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Hard Numbers: Bolsonaro abandons indigenous communities, WTO's leadership race is on, US jobless benefits running out, Poles back to polls

Hard Numbers: Bolsonaro abandons indigenous communities, WTO's leadership race is on, US jobless benefits running out, Poles back to polls

850,000: Amid the country's surging coronavirus crisis, Brazil's President Jair Bolsonaro vetoed parts of a law that required the government to provide protections — including clean drinking water and access to hospital beds — for the country's indigenous population of around 850,000. Data shows that COVID-19 has been disproportionately ravaging these communities, in part because they have limited access to healthcare.


8: Who wants one of the toughest jobs in the world right now? Eight candidates — from countries including Nigeria, Mexico, and Saudi Arabia — have thrown their names in the ring to become the next Director General of the World Trade Organization. Whoever gets the gig will have to steer the world out of the worst global economic crisis in decades.

1.3 million: At least 1.3 million Americans filed jobless claims last week, bringing the total number of people receiving unemployment benefits in the US to 18 million. Meanwhile, federal unemployment benefits are set to run out later this month and Congress hasn't agreed on a subsequent aid package.

2: Poles head back to the polls on Sunday to decide between the two remaining presidential candidates — ultra-conservative incumbent president Andrzej Duda who's aligned with the ruling Law and Justice party, or Rafal Trzaskowski, the liberal mayor of Warsaw. Poland's bellwether election is seen as a crucial test of populism in Europe amid the worst global economic downturn in decades.


CORRECTION: An earlier version of this piece erroneously stated that the leadership race was on for the World Health Organization (WHO) rather than the World Trade Organization. We regret the error.

Empathy and listening are key to establishing harmonious relationships, as demonstrated by Callista Azogu, GM of Human Resources & Organization for Nigerian Agip Oil Company (NAOC), an Eni subsidiary in Abuja. "To build trust is very difficult. To destroy it is very easy," says Callista, whose busy days involve everything from personnel issues to union relationships. She sees great potential for her native Nigeria not only because of the country's natural resources, but because of its vibrant and creative people.

Learn more about Callista in this episode of Faces of Eni.

Saturday will mark the beginning of an historic turning point for European politics as 1,001 voting members of Germany's Christian Democratic Union, the party of Chancellor Angela Merkel, hold an online conference to elect a new leader.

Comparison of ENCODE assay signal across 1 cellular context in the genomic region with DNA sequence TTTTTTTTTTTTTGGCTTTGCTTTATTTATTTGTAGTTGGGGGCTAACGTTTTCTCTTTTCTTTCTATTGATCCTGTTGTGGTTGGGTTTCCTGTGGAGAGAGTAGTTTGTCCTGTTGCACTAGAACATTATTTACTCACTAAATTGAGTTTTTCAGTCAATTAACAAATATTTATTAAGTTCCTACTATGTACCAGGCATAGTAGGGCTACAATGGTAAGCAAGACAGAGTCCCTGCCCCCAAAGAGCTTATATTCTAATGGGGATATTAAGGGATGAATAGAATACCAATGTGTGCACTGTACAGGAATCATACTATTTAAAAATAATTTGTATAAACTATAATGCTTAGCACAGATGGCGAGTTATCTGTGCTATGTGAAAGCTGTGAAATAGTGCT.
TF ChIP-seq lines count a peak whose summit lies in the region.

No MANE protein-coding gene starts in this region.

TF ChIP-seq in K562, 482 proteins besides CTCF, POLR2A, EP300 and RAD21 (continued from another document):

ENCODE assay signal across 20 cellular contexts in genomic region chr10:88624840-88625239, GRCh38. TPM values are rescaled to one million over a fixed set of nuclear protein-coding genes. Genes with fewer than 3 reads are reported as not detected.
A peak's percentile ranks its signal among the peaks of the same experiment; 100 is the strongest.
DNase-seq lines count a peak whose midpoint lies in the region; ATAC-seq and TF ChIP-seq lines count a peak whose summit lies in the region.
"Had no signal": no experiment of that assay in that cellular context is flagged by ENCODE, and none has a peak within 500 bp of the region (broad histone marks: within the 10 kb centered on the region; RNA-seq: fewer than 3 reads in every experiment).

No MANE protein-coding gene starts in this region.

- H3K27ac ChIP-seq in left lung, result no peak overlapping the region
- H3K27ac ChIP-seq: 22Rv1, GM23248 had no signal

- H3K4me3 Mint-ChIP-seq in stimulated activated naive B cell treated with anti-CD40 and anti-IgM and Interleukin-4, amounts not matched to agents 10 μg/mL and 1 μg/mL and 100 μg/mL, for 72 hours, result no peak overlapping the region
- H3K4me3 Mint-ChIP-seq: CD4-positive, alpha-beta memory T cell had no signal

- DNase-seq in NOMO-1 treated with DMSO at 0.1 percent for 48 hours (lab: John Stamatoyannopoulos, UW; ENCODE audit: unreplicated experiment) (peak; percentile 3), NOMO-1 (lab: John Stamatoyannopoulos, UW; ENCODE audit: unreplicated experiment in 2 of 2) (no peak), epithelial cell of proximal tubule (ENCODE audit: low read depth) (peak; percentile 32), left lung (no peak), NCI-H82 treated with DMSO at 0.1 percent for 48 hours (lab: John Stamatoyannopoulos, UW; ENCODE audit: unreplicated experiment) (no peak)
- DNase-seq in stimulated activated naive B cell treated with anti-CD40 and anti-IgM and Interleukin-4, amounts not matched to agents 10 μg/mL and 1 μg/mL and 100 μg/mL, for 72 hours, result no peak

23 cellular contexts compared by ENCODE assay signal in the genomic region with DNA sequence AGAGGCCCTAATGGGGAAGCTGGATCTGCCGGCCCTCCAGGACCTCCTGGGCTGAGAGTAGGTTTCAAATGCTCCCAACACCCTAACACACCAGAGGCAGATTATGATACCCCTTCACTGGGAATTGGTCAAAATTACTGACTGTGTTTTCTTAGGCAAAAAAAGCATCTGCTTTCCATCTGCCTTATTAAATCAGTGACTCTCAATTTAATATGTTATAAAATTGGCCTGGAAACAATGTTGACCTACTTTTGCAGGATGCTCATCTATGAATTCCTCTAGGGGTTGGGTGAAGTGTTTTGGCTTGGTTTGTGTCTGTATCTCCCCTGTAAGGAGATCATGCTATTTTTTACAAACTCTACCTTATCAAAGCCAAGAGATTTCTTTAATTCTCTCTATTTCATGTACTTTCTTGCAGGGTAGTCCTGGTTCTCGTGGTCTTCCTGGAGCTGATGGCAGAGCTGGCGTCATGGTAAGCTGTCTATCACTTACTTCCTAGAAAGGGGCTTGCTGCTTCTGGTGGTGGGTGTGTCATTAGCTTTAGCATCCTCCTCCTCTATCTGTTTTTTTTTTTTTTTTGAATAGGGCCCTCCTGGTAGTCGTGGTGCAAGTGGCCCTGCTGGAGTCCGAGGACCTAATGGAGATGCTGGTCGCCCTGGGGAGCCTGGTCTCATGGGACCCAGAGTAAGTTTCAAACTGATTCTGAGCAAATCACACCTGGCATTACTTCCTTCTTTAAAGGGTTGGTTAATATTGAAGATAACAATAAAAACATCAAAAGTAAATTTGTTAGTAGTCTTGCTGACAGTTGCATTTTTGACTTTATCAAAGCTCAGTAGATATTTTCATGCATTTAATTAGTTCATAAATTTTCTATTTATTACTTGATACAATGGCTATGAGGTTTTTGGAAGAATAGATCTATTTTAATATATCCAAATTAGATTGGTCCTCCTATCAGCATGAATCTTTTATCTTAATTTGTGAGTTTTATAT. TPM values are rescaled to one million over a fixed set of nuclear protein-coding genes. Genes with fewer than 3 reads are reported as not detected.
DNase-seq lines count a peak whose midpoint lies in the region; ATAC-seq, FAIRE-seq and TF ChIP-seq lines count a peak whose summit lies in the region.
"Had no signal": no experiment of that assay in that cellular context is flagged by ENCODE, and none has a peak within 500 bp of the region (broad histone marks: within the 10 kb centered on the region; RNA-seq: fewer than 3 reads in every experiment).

Here are the basic facts:

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Does Cuba belong back on the US's State Sponsors of Terrorism list? The Wall Street Journal Editorial Board showed their support for Secretary of State Mike Pompeo's decision on this issue in a recent opinion piece, "Cuba's Support for Terror." But in this edition of The Red Pen, Ian Bremmer and Eurasia Group analysts Risa Grais-Targow, Jeffrey Wright and Regina Argenzio argue that the WSJ's op-ed goes too far.

We are now just a few days away from the official end of Donald Trump's presidency, but the impacts of his latest moves in office will obviously last far beyond Joe Biden's inauguration. There's the deep structural political polarization, the ongoing investigations into the violence we saw at the Capitol, lord knows what happens over the next few days, there's also last-minute policy decisions here and abroad. And that's where we're taking our Red Pen this week, specifically US relations with Cuba.

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Watch Jon Lieber, who leads Eurasia Group's coverage of political and policy developments in Washington, lend perspective to this week's historic impeachment proceedings.

Impeachment. President Trump became the first president ever to be impeached twice this week. And the question on everybody's mind is will he be convicted in the Senate? And I think the answer right now is we just don't know. I'd probably bet against it. There was a really strong Republican vote against impeaching him in the House, with only 10 of the over 100 Republicans breaking with the President and voting to impeach him. And the question now is in the Senate, is there more support for a conviction? Senate Majority Leader McConnell has indicated he's at least open to it and wants to hear some of the facts. And I expect you're going to hear a lot of other Republicans make the same statement, at least until the trial begins.

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They call it Einstein. It's the multibillion-dollar digital defense system the US has used to catch outside hackers and attackers since 2003. But it was no match for what's looking like one of the biggest cyber breaches in US history. Ian Bremmer breaks it down.

Watch the GZERO World episode: Cyber attack: an act of espionage or war?

The GZERO World Podcast with Ian Bremmer. Listen now.

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